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Despite the growing global consensus regarding the need to ensure minimal labour standards such as adequate safety and health conditions, freedom of association, and the prohibition of child labour, millions of workers across the world continue to work in horrific conditions.
Who should be held responsible, both morally and legally, for protecting workers' rights? What moral and legal obligations should individuals and institutions bear toward foreign workers in their countries? Is there any democratic way to generate, regulate, and enforce labour standards in a global labour market?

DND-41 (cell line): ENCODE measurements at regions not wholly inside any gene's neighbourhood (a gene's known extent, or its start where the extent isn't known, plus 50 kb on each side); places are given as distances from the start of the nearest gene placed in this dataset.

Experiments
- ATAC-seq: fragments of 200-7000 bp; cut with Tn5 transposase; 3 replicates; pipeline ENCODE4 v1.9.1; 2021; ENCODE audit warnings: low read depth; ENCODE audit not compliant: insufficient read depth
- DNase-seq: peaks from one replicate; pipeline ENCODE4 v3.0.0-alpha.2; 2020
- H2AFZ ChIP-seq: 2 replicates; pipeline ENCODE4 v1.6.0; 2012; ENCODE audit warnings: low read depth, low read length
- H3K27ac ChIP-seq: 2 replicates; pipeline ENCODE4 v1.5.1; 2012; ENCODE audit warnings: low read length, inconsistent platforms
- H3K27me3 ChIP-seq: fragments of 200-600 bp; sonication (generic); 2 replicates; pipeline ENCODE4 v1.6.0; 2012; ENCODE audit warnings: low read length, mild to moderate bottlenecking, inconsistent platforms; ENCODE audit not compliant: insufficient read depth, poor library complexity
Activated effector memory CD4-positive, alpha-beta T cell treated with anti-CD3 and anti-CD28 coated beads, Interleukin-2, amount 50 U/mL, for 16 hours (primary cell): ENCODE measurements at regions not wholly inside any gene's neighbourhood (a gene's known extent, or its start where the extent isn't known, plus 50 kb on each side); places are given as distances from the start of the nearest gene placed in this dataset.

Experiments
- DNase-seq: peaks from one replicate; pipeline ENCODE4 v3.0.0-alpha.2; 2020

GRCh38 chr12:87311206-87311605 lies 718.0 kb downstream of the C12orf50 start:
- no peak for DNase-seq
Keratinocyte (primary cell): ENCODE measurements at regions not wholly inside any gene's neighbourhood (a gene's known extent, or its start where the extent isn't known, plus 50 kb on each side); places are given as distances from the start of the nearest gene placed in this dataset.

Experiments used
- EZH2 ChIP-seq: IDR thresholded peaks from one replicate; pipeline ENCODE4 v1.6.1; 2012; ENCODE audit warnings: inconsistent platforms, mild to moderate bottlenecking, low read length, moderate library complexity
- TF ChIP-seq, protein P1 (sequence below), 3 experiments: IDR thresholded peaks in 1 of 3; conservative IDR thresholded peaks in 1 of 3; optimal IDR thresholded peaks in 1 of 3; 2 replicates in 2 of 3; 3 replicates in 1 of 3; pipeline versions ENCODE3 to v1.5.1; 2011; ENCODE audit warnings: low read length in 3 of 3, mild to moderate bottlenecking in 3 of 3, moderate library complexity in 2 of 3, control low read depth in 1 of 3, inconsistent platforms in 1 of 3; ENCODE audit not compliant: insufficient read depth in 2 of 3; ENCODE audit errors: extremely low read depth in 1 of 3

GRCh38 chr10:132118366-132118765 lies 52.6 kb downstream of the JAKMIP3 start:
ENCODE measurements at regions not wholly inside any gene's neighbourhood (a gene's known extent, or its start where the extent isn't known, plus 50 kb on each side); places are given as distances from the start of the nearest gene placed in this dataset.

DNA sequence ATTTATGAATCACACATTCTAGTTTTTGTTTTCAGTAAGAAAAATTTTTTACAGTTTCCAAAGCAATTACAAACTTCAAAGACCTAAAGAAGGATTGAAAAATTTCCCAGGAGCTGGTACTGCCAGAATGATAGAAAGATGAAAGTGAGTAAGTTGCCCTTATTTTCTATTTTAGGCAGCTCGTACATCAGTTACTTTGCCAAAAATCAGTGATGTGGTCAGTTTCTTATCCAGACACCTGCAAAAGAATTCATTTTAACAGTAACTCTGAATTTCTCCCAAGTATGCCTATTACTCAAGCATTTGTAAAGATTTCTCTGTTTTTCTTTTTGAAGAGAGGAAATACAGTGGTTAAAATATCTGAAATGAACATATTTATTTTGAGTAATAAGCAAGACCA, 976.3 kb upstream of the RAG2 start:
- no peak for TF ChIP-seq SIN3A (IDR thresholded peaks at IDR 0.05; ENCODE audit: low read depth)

This book address these questions by taking a fresh look at the normative assumptions underlying existing and proposed international labour regulations. By focusing on international labour as a particular sphere of justice, it seeks to advance both the contemporary philosophical debate on global justice and the legal scholarship on international labour.